It must also be remembered that the First World War had an impact. Native people are no longer perceived as a savage, but as a brother in arms (within the war) who has done his duty. Most of the soldiers send money to their families still on the reserves, where they were no longer enfranchised. As a result, the money belonged to the reserve and not to the family, and that is the same for the lands, so they mostly disguised their aboriginal status in order to obtain off-reserve property.

When you look at the Indian Affairs reports of the time, you realize that more than half the Aboriginal soldiers hired did so without declaring their status, and the Indian officers actually learned by chance that these men (and women) were enrolled. The majority of Indigenous soldiers lived on reserves and did not own property – land and money to come back to without any benefits from their wartime efforts.

But in summary, this remains a minority case.

“In fact, in the Indian affairs archives (RG10 de bibliotheque and archives Canada) there are nearly 2,500 document references for land transfers for Aboriginal veterans on reserves (at least those known to date), this is small compared to the 8,300 who served,” said Castelnot.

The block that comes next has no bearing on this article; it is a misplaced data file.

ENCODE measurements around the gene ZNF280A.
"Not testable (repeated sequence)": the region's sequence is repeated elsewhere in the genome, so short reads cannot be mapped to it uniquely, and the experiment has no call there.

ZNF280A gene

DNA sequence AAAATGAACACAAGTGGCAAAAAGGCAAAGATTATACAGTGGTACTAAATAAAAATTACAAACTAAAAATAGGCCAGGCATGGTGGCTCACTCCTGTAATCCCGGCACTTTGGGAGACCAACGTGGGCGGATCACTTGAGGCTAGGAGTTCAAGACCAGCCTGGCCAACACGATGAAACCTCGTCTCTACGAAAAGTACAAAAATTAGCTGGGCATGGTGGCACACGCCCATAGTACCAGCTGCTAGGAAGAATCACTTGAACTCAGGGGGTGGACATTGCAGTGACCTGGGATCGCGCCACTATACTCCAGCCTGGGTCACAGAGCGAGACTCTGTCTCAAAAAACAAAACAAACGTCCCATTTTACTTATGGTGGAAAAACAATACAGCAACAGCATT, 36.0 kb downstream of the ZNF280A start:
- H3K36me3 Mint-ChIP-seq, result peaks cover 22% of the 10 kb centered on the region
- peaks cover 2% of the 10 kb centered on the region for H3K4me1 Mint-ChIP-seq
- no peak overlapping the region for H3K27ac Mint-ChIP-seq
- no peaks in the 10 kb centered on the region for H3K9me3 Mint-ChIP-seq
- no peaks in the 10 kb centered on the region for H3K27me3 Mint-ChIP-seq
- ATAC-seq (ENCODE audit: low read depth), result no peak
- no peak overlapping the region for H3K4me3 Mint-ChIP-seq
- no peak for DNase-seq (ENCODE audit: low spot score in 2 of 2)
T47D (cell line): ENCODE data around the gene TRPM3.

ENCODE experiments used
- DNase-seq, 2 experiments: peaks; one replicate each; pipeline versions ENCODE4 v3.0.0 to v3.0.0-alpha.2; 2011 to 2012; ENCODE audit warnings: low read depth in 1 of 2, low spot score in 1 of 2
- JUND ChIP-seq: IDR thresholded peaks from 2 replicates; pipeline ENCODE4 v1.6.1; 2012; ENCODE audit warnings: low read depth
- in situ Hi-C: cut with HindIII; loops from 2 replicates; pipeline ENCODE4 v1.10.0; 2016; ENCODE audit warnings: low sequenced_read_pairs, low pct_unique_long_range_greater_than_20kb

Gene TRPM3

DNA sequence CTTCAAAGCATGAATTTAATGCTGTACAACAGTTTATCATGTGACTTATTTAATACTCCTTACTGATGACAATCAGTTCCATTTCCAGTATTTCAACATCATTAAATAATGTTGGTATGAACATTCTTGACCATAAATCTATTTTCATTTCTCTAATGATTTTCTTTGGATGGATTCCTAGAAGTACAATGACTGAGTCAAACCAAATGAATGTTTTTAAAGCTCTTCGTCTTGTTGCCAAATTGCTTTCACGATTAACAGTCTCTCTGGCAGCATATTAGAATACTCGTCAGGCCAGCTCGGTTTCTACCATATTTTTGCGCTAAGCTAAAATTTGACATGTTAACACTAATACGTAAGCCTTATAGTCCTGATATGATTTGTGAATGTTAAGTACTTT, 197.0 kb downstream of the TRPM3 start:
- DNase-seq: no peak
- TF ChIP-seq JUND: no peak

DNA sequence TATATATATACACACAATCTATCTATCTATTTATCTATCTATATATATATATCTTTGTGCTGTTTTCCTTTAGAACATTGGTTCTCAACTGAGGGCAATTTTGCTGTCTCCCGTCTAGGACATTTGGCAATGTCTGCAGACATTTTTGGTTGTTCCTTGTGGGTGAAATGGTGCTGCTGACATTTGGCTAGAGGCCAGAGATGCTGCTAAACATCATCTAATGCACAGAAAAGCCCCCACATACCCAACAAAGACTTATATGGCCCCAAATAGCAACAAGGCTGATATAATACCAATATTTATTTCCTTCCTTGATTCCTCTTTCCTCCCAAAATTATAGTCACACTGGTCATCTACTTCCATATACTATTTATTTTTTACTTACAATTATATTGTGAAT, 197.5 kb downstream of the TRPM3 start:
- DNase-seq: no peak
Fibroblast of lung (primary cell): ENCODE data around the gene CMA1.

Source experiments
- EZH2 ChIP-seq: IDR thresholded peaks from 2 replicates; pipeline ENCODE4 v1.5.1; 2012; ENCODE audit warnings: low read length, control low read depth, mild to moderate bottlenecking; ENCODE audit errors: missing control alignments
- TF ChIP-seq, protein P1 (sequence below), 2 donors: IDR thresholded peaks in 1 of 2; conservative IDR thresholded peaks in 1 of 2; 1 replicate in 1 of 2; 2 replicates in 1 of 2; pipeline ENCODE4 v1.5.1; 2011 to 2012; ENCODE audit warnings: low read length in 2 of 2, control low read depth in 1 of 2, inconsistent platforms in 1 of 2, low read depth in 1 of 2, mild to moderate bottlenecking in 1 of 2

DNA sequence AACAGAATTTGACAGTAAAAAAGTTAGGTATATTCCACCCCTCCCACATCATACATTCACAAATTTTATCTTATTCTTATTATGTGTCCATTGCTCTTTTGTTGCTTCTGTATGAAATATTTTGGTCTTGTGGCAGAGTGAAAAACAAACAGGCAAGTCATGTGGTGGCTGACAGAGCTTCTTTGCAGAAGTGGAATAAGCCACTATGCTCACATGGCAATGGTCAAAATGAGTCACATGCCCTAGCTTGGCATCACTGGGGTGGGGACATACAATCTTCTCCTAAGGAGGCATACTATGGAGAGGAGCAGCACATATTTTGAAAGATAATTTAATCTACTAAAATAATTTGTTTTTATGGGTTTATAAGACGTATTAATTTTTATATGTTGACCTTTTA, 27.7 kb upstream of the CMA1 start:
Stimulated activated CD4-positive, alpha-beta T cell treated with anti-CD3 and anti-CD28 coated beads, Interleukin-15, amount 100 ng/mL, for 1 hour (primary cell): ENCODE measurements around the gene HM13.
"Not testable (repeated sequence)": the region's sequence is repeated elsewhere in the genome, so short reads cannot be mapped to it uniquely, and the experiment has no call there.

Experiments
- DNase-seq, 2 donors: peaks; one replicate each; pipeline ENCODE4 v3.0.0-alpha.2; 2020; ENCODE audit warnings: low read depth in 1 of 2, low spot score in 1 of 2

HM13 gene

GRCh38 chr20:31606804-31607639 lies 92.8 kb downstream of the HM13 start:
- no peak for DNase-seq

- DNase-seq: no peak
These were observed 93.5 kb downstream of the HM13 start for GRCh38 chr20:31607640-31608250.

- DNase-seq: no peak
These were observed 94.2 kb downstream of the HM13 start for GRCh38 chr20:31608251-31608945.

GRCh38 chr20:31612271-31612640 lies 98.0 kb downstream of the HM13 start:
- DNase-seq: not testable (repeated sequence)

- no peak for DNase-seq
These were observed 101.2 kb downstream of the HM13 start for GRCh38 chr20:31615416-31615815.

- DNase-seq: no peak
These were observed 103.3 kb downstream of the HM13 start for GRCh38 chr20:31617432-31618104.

In 2003, the federal government offered a public apology and compensation to Native veterans.

Castelnot’s database is one of the largest collection of Indigenous soldiers’ names, and provides a way to learn more about Indigenous men and women’s contributions to Canadian, and American forces.

Luc O’Bomsawin, founding president of the Aboriginal Veterans of Quebec Association, told CBC News that the database has shed much-needed light on history that’s often forgotten or “put aside.”

“His work is essential, and there’s not too many people that did the same kind of work with that dedication,” said O’Bomsawin, an Abenaki veteran from Odanak, Que.

O’Bomsawin said he was surprised by the new information Castelnot uncovered, such as the number of soldiers who received decorations, and even just the sheer number of soldiers from both sides of the border who served in various conflicts.

“We were told different numbers, but nobody really had something to base their assumptions on,” said O’Bomsawin. “With him going through the records, and newspapers, and whatever he’s searched, he managed to change these figures. The figures that he puts on are a lot more serious than what I’ve seen up to now.”

Castelnot’s database is at NativeVeterans-en.e-monsite.com.